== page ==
I had forgotten the rosy smell of cardigans and the hustle-bustle of raincoats and the sad sight of my friend's moist eyes after having dropped melted chocolate ice cream on the canteen floor, again. I have forgotten how to behave and learnt how to be. I am not sick of myself yet, but I've been yearning for a connection. The wholesome vision of her clumsily dropping cookie crumbs on the left page of the novel sitting open on her sloping thighs reminded me that I haven't seen another face in over seven and a half months.
Let's pull back a little.
This week started off well, with my sister earning a huge profit and my favourite singer dropping a surprise album. Life was going great for another rise in the rollercoaster. After a long string of days of feeling like the world around me no more existed, that there was only debris outside my humane walls, and that I was no more allowed on the roads other than those that led to my healing, I allowed myself on the outside roads. I may have been looking like a zombie, but at this point, I genuinely didn't care. Hurrying out the door and tripping on the way as my flip flops degenerated, I rushed to the rusted bench outside a closed tea stall and another shop to occupy the last spot available on it for half a person.
I passed many silhouettes on the way, but her unusual way of sitting in public caught my attention. I had never seen a person reading a book in a stranger situation. A long queue preceded her to stuff in all the groceries they could in this hideous creek of a general store. And she was, well, reading a book, sitting beside the small lock on the shutter of the tea stall. She was kind of calm in a circumstance that I would have been annoyed in.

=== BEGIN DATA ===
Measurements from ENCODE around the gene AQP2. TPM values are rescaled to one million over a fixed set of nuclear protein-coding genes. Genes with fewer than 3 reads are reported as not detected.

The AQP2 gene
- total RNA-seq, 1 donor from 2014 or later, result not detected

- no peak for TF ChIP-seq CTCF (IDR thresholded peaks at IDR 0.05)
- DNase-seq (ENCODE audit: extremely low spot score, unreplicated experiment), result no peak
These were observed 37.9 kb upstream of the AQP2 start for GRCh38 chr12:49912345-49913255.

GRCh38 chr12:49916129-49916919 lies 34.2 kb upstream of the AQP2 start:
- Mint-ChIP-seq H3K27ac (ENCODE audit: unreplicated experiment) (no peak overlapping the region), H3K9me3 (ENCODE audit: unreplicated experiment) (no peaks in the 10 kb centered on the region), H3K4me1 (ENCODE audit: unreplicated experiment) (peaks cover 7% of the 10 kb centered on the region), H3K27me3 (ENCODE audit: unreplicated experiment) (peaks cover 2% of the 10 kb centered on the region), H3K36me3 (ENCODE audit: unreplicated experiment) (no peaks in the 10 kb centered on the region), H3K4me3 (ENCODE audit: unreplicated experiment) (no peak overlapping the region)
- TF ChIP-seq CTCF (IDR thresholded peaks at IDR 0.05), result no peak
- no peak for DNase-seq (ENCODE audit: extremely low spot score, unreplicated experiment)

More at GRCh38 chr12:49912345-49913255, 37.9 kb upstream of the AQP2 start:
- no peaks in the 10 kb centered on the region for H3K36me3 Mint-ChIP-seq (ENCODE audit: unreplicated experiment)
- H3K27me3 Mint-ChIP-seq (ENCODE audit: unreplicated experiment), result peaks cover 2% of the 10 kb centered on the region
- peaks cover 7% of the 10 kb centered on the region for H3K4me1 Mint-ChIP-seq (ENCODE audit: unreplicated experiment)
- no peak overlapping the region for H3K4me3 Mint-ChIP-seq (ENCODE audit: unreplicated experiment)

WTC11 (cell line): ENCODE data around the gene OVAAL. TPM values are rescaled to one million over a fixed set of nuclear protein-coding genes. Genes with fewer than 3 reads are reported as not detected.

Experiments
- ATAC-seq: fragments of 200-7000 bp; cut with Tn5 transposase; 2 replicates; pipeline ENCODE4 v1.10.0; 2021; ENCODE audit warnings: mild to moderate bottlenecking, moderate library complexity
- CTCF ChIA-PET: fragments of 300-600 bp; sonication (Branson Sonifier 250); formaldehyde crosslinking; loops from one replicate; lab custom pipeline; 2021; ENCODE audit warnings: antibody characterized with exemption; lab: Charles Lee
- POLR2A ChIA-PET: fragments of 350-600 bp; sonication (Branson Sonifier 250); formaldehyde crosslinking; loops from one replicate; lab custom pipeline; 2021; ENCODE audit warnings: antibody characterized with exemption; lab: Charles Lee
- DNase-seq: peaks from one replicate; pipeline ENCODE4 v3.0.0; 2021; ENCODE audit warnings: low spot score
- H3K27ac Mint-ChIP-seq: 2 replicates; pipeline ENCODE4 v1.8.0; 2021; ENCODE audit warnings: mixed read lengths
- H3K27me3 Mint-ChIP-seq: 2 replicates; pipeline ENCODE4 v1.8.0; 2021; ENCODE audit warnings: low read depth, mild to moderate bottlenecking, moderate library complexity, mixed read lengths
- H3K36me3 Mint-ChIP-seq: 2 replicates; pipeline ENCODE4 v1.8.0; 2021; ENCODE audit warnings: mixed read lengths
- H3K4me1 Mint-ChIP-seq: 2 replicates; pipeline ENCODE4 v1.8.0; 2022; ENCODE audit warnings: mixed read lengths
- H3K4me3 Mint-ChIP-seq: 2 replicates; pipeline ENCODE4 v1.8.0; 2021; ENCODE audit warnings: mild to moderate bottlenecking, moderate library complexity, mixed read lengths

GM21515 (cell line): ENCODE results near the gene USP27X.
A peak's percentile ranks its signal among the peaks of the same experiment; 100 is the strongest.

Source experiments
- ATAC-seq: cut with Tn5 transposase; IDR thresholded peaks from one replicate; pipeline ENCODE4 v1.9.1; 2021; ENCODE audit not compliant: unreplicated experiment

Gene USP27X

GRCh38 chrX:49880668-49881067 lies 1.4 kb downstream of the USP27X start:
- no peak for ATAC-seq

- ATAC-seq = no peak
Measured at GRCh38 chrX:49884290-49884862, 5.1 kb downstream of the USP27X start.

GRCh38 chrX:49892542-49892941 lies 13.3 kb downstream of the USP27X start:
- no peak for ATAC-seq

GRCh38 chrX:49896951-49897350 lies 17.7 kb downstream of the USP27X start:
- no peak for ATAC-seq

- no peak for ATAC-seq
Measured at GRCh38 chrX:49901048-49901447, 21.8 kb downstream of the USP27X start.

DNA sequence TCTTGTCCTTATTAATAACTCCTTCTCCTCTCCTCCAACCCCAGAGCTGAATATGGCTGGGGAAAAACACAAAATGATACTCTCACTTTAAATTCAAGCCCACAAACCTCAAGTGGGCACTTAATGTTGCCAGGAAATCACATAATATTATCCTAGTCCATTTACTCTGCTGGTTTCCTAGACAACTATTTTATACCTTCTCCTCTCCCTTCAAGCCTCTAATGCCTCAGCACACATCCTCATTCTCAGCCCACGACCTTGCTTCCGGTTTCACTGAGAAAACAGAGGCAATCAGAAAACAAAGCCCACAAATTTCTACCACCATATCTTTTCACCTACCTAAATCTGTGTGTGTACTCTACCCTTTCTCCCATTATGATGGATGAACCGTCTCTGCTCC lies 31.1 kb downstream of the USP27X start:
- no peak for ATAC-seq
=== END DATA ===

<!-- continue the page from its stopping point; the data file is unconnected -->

I attended to her presence with the motive of hating how she lived. Her mother's constant eyeing her almost made me uncomfortable. She wore a visible black inner-wear with three-fourth sleeves which she clearly didn't want to, under a teal dress. She looked down pretty much the whole time, like escaping a scary vibe that the eyes around her presented. Picking on the frails on her dress, it seemed like she would almost tear them within seconds. Cardamom air surrounded her but her invisible cage seemed to only suffocate.
There was something I hated about her without knowing her, but on some level, I wanted to see how much more I related to her. She is everything I was before walking out the main door of my house this morning. She is everything I never want to be but probably will be when I enter the same door. She is the opposite of freedom, no matter the length of the dress she's wearing. She is the portrayal of the betraying notion of freedom.
- Rtr. Yashika Chaturvedi
The Rotaract Club of N.M. College